“In the doubles Mrs Godfree did much better and played sensationally at the net. Mrs Wightman outdid herself and Miss Wills played well. However, Mrs Godfree was applauded more than any other of the players, as most of the spectators seemed to sense that she wanted some crumb of victory after defeats at the hands of Mrs Mallory and Miss Wills.
“When the English won the second set it looked like a repetition of the doubles on the first day when the visitors came from behind to win. However, the Americans had more in reserve in the third set and the English did not appear to be as keen for points as they might have been with the cup at stake.”
Hazel Wightman and Helen Wills teamed up for what was probably the last time at the 1928 US Championships at Forest Hills. Although Hazel was nearly 42 at this time, she was still as competitive and skillful a doubles player as ever. After a bye in the first round, she and Helen Wills won four matches for the loss of just 10 ten games, 4 of them in the final, where they beat the team of Edith Cross and Anna Harper (formerly McCune), 6-2, 6-2.
Given that her powers as a doubles player were still relatively undiminished, it is somewhat unusual that Hazel and Helen never again played competitive tennis together after the 1928 US Championships. Perhaps she wanted Helen Wills, who played quite a lot of doubles and mixed doubles, to play with someone closer to Helen’s age. Certainly, Hazel Wightman continued to play doubles competitively for many years. She won the doubles event at the United States Indoor Championships with various partners in the years 1927-31, 1933 and, for the last time, ten years later, in 1943.
This last victory in the doubles event at the US Indoor Championships came with Pauline Betz, the top singles player of the time, and at a time when a world war was raging in other parts of the world (many tennis tournaments continued in the United States throughout World War II, although after the US joined the war, the quality of the men’s events in particular were affected by the absence of players serving in the armed forces). When Hazel Wightman won that last doubles title at the 1943 US Indoor Championships with Pauline Betz, Hazel was 56 years old.
As previously mentioned, the Wightman Cup was halted by Great Britain’s entry into World War Two. Hazel Wightman took the role of playing captain a total of five times (in 1923, 1923, 1927, 1929 and 1931); in addition, she had the role of captain eight other time, lastly in 1948. Naturally, she continued to follow closely the progress of the competition and lived to see the fiftieth anniversary of the first tie, in 1973.
This fiftieth anniversary tie was held, appropriately enough, in Brookline, Massachusetts, not quite on Hazel Wightman’s doorstep. Many American and British players from previous competitions were present, including the 77-year-old Kathleen Godfree. To coincide with the 1973 edition of the Wightman Cup, Hazel was presented with an honorary CBE, making her an honorary Commander of the British Empire; the ceremony took place in Washington, D.C. The American team, whose star player was the 18-year-old Chris Evert, won the tie in 1973 by five matches to two.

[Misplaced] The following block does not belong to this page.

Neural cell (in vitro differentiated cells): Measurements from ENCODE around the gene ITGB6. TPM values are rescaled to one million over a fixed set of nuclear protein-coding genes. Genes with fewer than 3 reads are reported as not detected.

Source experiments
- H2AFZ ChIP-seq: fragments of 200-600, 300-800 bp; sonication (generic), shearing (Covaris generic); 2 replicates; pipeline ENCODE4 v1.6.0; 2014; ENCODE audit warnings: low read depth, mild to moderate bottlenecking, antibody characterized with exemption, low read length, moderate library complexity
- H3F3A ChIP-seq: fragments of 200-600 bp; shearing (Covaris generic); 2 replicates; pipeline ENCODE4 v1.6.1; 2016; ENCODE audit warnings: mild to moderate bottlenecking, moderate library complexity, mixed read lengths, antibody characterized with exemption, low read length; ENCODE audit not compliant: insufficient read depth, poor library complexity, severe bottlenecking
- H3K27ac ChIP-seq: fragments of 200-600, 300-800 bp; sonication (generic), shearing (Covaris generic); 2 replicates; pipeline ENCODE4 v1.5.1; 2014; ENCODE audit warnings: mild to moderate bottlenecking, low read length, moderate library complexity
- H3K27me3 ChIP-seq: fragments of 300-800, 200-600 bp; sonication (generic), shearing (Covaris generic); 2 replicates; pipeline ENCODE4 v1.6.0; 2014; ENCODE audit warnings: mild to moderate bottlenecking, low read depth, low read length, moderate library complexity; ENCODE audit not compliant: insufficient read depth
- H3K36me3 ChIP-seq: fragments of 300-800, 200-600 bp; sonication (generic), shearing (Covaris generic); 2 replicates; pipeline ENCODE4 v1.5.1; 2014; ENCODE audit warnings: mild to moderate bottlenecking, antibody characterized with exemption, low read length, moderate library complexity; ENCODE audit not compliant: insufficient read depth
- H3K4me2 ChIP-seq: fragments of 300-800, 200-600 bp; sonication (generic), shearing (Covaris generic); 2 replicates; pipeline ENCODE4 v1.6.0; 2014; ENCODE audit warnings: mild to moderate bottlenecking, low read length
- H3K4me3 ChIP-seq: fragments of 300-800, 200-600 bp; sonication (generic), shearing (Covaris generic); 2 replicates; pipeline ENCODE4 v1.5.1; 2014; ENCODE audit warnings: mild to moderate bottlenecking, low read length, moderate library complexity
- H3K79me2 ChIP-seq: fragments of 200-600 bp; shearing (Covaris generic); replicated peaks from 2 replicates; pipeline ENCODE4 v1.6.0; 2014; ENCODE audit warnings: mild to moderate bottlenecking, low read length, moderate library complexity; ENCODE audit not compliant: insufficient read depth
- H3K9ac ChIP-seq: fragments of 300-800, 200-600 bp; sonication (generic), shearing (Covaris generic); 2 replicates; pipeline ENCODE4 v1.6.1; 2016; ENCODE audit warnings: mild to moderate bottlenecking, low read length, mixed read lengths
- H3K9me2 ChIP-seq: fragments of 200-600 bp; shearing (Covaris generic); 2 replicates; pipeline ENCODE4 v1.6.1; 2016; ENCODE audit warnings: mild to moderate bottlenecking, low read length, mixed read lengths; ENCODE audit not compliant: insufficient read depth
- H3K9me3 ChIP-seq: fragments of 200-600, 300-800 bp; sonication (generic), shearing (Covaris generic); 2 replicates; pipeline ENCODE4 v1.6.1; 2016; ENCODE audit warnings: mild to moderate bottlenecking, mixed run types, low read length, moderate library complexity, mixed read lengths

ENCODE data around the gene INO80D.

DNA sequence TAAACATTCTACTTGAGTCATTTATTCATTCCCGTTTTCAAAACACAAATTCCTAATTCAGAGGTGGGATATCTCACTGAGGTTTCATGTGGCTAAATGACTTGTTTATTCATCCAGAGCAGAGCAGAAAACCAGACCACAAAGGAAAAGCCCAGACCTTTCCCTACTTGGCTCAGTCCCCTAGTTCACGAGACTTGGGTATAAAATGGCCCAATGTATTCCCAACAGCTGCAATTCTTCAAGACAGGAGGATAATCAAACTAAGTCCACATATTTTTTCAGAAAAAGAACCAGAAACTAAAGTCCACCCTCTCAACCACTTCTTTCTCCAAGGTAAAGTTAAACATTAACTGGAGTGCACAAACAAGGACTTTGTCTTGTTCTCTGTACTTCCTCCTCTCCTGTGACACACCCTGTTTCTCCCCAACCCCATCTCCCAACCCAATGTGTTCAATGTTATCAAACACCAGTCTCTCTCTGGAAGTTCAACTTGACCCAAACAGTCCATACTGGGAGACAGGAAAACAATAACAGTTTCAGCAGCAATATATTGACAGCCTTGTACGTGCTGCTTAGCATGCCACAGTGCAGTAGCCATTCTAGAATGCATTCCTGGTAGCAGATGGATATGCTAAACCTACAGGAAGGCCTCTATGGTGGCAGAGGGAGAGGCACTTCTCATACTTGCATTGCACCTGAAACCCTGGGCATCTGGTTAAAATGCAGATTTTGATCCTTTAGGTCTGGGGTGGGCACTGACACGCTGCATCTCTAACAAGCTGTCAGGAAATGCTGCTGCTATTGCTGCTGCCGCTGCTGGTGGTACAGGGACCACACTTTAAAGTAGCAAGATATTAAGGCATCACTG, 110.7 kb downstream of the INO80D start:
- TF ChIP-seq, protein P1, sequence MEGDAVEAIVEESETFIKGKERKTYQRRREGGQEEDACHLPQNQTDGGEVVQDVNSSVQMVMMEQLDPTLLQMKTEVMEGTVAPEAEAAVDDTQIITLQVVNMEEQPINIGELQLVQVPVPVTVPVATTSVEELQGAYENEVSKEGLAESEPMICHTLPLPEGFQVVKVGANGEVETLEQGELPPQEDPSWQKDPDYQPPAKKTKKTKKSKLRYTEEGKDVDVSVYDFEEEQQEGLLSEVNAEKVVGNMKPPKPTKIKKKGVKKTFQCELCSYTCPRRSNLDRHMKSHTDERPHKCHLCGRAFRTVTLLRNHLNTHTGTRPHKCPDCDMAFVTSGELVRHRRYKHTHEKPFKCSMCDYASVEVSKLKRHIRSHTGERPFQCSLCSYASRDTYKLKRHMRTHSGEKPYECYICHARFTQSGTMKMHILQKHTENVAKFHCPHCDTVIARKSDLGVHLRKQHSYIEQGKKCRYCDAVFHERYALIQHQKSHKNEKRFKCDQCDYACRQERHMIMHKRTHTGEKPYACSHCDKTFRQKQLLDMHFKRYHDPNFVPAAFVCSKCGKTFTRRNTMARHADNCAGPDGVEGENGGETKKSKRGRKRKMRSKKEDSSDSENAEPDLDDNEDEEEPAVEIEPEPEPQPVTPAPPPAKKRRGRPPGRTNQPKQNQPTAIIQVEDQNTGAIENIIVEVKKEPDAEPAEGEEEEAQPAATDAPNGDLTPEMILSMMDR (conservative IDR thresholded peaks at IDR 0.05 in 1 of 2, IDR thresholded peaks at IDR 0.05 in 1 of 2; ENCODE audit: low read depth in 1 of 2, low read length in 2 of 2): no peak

The top American player of the previous ten years or so, Billie Jean King, did not play in the 1973 edition of the Wightman Cup, but Hazel Wightman knew Billie Jean well, although Hazel, like Elizabeth Ryan, did not really agree with Billie Jean’s campaign for equal pay for women tennis players. In the interview she gave to Barbara Klaw in 1974, Hazel said:
“Well, I don’t think Billie Jean can do any different. Because Billie Jean has come a long way that way. I knew her when she couldn’t hit a ball. I knew her when she got beaten every time she stepped on the court, and I also saw her when she swore. I didn’t like it, and I kept telling her. I said, ‘Billie Jean, please don’t do it, don’t swear when you miss a point.’ I said, ‘Men swear, but women don’t swear.’ I said, ‘If you miss a ball, who’s to blame?’ I never could make her realize the difference between a lady out in front of four or five hundred – a thousand – people, swearing, and a man swearing.
“What about her insistence that women players get paid as much as men?
“Well, I’m all for her, and she has the right motive, although myself, I don’t believe any woman should be paid as much to play tennis as any man.
“Why is that? Do you think men are just better players?
“Well, they are stronger. They’ve got longer legs.
“In terms of the spectators, do you think people enjoy watching women’s tennis as much as they do men’s?
“People enjoy watching women’s tennis more than men’s.
“Why is that?
“Because they can understand it better. Women have naturally more grace, more rhythm, and they don’t hit the ball so hard. Therefore it isn’t so quick, so hard to watch. People can learn more from watching women play.
“But in spite of that you don’t think they should be paid as much as men?
“I’ve felt that women don’t spend as much energy, they don’t have to work as hard as men; and, well, I just have always felt that no woman is capable of earning as much money as a man tennis player. I guess maybe I haven’t thought enough about it.
“As for yourself, have you ever made any money out of tennis in any way?
“Oh, no, no, I couldn’t. But I give these women today credit for coming along. And I think Billie Jean has done a mighty good job to keep at it the way she has.”
In the same interview, Hazel was asked about what she used to wear when she first started playing tennis:
“My mother made me dimity dresses—you don’t remember dimity; dimity was a thin material—my mother sewed dresses for me with short sleeves, and they were nice-looking dresses.
“They were what I played in. They had a round neck or something. It was a full dress, a feminine dress. It would have looked much better on somebody who was more feminine-looking. Here I was, square like a horse, see.
“How long were the dresses?
“They had to be four inches from the floor.
“What did you wear with those dresses?